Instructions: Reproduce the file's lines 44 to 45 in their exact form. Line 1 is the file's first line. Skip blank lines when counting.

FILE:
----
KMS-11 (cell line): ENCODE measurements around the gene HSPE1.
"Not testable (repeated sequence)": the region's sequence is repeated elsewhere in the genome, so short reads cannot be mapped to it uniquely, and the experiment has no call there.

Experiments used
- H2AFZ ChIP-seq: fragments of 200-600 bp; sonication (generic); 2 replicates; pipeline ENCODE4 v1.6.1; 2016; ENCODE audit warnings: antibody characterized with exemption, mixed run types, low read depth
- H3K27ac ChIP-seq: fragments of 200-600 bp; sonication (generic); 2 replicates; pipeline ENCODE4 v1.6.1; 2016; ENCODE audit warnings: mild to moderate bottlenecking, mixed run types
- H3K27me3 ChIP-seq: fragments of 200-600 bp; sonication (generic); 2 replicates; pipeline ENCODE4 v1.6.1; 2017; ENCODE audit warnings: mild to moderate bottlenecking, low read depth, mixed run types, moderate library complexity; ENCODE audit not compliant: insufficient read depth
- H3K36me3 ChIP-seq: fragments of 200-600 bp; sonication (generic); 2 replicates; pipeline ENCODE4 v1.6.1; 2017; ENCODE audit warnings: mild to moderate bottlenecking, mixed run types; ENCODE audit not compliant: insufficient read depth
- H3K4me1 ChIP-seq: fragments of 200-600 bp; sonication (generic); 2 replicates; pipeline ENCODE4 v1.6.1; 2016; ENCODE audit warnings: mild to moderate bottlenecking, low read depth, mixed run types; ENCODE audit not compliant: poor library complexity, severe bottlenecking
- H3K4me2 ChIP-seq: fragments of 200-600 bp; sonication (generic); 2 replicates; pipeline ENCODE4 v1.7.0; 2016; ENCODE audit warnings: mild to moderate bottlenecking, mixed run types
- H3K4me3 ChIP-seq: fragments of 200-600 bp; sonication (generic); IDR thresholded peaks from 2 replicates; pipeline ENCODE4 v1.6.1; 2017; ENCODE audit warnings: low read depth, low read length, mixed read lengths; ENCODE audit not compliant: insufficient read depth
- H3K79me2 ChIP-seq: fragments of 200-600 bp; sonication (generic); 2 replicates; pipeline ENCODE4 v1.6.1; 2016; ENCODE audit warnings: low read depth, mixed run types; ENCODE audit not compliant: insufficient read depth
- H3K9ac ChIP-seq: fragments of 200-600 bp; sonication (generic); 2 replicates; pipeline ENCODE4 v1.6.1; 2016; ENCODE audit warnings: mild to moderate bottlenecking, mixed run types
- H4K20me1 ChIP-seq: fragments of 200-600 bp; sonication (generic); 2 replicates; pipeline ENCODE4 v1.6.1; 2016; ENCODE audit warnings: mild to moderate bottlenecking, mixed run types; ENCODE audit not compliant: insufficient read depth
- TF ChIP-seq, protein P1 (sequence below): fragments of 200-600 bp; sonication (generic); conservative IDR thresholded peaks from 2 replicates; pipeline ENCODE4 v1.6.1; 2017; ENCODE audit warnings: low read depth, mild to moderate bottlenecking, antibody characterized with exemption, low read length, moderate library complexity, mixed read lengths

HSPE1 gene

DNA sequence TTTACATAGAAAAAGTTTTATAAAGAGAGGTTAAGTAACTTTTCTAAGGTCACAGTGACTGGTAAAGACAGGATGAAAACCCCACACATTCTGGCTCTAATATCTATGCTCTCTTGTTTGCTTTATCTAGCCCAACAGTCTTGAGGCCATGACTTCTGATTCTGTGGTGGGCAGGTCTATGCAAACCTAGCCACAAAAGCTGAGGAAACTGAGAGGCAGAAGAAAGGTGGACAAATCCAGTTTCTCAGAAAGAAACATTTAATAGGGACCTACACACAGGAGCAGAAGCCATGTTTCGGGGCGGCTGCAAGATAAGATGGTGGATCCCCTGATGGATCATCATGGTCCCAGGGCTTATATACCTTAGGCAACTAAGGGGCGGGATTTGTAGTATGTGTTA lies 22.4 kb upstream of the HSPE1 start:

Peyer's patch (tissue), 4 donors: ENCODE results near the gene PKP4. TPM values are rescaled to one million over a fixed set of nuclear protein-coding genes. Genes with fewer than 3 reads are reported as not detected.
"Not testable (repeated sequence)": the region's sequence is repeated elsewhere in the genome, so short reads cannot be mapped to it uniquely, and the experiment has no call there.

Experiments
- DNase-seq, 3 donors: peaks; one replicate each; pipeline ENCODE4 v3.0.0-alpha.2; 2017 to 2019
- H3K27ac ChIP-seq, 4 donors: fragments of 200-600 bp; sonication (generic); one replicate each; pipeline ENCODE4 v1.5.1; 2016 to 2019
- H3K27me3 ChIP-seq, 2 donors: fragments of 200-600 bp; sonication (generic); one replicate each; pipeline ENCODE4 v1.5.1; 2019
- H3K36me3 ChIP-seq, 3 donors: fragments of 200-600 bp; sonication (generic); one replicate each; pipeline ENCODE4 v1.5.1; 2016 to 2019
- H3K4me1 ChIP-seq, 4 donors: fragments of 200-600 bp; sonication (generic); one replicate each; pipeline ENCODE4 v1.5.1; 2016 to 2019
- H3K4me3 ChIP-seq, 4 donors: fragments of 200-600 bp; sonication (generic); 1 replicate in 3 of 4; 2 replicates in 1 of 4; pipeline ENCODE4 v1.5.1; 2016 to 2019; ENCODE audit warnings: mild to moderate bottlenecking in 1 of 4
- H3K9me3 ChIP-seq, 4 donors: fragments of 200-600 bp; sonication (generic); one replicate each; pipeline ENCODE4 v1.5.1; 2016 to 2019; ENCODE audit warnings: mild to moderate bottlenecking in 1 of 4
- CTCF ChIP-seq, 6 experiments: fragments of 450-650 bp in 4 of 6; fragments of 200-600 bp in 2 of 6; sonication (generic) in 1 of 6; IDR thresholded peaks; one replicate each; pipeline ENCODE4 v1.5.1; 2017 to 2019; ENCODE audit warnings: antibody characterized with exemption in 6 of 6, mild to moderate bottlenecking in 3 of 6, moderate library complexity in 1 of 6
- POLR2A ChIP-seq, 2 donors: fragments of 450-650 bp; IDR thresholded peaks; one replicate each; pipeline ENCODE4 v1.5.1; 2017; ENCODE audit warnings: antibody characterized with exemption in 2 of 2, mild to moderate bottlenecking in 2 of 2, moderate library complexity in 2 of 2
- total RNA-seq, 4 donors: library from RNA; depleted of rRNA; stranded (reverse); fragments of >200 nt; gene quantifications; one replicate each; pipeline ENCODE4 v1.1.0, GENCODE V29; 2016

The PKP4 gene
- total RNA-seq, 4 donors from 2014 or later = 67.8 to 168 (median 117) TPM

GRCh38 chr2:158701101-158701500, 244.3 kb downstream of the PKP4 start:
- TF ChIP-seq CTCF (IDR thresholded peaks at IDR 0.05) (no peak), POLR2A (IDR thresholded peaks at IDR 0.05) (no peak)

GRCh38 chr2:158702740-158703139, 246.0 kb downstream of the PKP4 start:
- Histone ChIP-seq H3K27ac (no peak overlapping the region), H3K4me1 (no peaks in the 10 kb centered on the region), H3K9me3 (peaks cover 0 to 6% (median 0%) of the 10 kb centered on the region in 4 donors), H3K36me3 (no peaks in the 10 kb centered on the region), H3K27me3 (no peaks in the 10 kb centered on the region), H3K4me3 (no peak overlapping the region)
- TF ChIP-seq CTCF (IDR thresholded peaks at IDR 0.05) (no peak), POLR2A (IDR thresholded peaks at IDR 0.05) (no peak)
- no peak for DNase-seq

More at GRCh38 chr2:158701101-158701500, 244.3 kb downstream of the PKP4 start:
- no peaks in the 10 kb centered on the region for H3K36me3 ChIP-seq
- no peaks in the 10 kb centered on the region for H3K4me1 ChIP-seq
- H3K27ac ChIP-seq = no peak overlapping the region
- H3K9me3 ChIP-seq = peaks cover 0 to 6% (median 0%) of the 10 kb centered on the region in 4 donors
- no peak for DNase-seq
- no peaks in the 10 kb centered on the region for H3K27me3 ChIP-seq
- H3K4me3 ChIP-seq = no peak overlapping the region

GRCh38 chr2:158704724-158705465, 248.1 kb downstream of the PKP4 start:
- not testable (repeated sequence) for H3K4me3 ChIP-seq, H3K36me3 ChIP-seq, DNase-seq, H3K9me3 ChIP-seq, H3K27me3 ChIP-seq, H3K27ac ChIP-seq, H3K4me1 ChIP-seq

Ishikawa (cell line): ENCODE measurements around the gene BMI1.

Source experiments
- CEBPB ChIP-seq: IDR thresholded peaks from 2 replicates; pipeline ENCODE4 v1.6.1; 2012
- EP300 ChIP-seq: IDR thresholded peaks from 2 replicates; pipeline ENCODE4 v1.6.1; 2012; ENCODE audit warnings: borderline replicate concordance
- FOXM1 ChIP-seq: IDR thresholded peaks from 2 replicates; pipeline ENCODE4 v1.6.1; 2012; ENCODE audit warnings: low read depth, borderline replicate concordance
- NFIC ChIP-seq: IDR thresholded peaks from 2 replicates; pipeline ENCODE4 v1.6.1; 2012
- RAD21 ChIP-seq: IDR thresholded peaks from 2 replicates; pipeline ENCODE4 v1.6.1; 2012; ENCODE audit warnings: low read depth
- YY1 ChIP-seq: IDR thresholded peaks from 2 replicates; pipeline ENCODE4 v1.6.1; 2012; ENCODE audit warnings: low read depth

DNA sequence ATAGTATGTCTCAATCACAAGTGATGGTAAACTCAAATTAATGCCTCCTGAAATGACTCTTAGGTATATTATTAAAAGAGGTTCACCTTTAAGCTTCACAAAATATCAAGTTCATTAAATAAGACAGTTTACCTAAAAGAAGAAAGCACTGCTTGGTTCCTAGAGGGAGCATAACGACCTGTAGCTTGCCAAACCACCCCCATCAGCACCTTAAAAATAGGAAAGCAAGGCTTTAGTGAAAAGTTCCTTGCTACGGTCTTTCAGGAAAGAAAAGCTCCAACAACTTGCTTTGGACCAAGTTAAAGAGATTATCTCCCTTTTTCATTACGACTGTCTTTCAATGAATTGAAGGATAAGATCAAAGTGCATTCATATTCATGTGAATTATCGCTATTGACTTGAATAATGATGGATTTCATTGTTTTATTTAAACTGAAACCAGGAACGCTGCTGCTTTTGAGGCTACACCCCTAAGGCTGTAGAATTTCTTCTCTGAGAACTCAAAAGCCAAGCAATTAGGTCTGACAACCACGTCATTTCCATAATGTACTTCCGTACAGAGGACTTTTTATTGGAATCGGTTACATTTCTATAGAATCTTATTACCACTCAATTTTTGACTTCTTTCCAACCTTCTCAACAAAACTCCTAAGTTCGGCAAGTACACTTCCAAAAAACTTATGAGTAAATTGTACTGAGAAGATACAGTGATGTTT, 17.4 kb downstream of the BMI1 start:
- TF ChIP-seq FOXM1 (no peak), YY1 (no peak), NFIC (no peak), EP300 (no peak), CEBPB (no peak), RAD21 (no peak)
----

- no peaks in the 10 kb centered on the region for H3K27me3 ChIP-seq
- H3K4me3 ChIP-seq = no peak overlapping the region